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Racial Achievement Gap

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Renee Vito

on 30 April 2013

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Transcript of Racial Achievement Gap

The Gap in Racial Achievement Making Meaning of Quantitative Data in Education Defining the "Top Gap" Trends within the gap group Inconsistencies in the data Naturally, the racial achievement gap is going to have relationships with the other gaps concerning education in the United States. Links/Inconsistencies between this gap and other gaps The racial achievement gap affects both the
economy and the individual's probability of
future success and performance. Impact of the data Suggestions that may help close the gap Renee Vito
Jun Ko
Joey Lio
Elisia Bielawski By; Quite simply, the top gap is the range of top performing students in comparison to those who have scored lower
Members of minority groups, specifically blacks and latinos, are not only amongst an extremely minute percentage of top performers but they comprise the overwhelming majority of under achieving students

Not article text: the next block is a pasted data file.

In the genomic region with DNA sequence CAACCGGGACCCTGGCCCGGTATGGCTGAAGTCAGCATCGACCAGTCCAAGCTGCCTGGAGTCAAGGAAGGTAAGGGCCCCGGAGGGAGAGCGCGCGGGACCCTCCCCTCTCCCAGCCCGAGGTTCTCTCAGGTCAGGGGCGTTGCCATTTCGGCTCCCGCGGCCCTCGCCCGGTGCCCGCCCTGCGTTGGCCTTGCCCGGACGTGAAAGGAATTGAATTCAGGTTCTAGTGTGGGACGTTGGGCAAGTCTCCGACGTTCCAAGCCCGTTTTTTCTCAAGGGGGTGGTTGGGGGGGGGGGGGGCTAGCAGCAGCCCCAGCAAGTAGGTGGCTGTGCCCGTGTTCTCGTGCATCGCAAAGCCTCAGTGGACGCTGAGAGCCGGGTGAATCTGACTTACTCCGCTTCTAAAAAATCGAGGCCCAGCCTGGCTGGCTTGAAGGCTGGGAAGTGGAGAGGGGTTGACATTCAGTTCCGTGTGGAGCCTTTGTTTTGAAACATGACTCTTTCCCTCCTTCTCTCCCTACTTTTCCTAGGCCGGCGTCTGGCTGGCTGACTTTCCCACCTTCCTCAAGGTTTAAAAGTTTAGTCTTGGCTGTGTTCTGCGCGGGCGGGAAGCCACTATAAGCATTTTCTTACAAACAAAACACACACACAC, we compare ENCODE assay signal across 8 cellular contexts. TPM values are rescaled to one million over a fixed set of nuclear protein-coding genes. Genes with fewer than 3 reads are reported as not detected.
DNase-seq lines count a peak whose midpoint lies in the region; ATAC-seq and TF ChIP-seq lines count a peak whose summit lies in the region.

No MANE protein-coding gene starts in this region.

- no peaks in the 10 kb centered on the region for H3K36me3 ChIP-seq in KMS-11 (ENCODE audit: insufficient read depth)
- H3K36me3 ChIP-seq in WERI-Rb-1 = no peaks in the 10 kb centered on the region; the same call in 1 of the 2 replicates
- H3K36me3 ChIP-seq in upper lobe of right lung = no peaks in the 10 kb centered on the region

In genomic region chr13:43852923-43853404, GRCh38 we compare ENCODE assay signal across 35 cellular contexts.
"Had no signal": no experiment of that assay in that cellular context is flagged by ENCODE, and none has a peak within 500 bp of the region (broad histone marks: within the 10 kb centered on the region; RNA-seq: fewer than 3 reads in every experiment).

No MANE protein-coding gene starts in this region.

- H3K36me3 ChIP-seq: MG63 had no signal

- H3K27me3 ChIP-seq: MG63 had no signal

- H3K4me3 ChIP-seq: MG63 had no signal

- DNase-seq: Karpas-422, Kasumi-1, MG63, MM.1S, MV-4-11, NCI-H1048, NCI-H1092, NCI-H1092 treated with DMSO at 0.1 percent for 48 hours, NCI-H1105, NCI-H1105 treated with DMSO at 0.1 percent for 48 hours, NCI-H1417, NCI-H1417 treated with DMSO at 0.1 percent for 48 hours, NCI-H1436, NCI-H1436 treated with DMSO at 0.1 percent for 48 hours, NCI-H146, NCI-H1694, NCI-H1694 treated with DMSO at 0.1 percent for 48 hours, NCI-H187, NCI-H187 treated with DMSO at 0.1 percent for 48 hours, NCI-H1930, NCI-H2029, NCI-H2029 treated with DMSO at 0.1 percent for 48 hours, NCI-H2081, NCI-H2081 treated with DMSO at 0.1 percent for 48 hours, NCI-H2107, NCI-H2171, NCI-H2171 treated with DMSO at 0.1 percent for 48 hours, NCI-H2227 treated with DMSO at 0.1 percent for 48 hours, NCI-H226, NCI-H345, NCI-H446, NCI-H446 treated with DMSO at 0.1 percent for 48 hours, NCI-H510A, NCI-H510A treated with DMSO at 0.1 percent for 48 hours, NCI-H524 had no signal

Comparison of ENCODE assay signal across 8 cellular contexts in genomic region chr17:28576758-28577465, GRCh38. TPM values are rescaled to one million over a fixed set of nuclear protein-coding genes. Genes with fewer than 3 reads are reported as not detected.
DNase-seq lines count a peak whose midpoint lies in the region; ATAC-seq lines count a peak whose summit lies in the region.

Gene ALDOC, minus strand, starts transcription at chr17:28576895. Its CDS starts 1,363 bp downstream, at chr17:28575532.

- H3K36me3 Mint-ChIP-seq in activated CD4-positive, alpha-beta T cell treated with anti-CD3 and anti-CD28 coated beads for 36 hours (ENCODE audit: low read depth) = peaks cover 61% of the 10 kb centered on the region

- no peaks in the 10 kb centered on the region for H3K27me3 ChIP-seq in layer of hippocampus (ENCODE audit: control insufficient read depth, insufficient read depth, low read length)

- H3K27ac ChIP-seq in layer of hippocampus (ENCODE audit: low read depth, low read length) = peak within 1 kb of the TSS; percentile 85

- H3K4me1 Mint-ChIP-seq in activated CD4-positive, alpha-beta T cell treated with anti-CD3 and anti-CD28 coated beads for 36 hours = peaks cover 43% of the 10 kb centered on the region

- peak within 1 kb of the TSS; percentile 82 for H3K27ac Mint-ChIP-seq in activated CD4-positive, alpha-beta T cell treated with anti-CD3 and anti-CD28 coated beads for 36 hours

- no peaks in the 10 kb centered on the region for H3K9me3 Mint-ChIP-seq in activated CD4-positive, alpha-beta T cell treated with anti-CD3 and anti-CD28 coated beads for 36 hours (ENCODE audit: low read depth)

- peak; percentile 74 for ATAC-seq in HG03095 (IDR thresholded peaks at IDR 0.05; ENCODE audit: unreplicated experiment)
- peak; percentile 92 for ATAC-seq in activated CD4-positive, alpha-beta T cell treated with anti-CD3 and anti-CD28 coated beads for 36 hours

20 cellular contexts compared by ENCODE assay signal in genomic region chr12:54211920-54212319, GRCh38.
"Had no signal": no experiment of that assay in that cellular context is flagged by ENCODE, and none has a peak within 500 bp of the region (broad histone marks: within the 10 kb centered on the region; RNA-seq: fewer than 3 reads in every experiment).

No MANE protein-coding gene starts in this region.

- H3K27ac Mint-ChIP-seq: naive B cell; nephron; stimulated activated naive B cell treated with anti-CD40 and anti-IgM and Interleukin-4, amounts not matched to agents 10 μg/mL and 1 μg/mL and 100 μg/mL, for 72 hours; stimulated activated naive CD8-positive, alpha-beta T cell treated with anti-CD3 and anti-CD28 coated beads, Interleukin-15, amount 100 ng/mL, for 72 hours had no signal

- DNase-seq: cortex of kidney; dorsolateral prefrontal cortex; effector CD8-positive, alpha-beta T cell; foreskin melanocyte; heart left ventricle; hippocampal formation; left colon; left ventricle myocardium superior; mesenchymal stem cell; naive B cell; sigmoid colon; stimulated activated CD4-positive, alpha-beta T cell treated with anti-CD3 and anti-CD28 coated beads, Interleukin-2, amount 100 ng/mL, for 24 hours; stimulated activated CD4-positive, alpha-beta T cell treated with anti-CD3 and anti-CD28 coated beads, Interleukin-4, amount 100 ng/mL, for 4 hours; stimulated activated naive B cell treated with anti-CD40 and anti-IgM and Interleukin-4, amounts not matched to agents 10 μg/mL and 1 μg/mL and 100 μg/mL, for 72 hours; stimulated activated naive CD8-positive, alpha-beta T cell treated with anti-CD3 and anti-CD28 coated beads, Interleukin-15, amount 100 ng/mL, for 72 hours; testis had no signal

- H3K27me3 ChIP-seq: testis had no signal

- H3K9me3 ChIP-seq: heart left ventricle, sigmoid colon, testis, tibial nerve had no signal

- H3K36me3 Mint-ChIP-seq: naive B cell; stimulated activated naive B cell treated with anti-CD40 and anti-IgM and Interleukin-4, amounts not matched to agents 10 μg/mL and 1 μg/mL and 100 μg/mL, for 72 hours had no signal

Only three percent are at an advanced level- overtime this number dwindles down to one percent by the twelfth grade
We see that although the nation as a whole may increase their scores, less than ten percent of students amongst these minority groups follow the trend Accessibility to a Good Education Looking specifically at African Americans, predominantly black schools offer less AP classes When they do, in fact, only four percent score above a 3; the national average is fifteen percent This lack of resources and academic output have a direct result on the future socio-economic status of the individuals exposed to this type of system While we look at poverty as an issue of good education, poor whites still retain higher scores than minorities
On average, poor minorities are two years behind in learning than whites
They are three years behind as compared to wealthy whites